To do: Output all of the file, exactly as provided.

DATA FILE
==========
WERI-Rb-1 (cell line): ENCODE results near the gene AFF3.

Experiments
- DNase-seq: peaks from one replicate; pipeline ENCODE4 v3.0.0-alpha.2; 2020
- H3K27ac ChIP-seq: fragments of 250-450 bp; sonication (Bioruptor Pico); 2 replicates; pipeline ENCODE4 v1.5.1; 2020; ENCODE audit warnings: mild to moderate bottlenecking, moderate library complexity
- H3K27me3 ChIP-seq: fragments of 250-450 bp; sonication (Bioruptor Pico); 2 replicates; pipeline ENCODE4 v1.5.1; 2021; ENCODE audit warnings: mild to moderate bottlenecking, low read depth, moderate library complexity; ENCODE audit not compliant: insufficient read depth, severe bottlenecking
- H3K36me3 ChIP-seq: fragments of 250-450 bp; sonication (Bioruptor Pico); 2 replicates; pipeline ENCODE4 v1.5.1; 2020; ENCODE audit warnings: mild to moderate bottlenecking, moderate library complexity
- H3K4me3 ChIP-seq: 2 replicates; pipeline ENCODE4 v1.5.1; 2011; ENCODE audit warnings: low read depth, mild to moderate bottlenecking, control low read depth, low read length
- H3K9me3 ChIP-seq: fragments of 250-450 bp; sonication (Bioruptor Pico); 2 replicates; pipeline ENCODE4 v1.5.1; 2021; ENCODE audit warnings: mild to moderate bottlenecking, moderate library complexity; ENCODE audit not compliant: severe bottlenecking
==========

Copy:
WERI-Rb-1 (cell line): ENCODE results near the gene AFF3.

Experiments
- DNase-seq: peaks from one replicate; pipeline ENCODE4 v3.0.0-alpha.2; 2020
- H3K27ac ChIP-seq: fragments of 250-450 bp; sonication (Bioruptor Pico); 2 replicates; pipeline ENCODE4 v1.5.1; 2020; ENCODE audit warnings: mild to moderate bottlenecking, moderate library complexity
- H3K27me3 ChIP-seq: fragments of 250-450 bp; sonication (Bioruptor Pico); 2 replicates; pipeline ENCODE4 v1.5.1; 2021; ENCODE audit warnings: mild to moderate bottlenecking, low read depth, moderate library complexity; ENCODE audit not compliant: insufficient read depth, severe bottlenecking
- H3K36me3 ChIP-seq: fragments of 250-450 bp; sonication (Bioruptor Pico); 2 replicates; pipeline ENCODE4 v1.5.1; 2020; ENCODE audit warnings: mild to moderate bottlenecking, moderate library complexity
- H3K4me3 ChIP-seq: 2 replicates; pipeline ENCODE4 v1.5.1; 2011; ENCODE audit warnings: low read depth, mild to moderate bottlenecking, control low read depth, low read length
- H3K9me3 ChIP-seq: fragments of 250-450 bp; sonication (Bioruptor Pico); 2 replicates; pipeline ENCODE4 v1.5.1; 2021; ENCODE audit warnings: mild to moderate bottlenecking, moderate library complexity; ENCODE audit not compliant: severe bottlenecking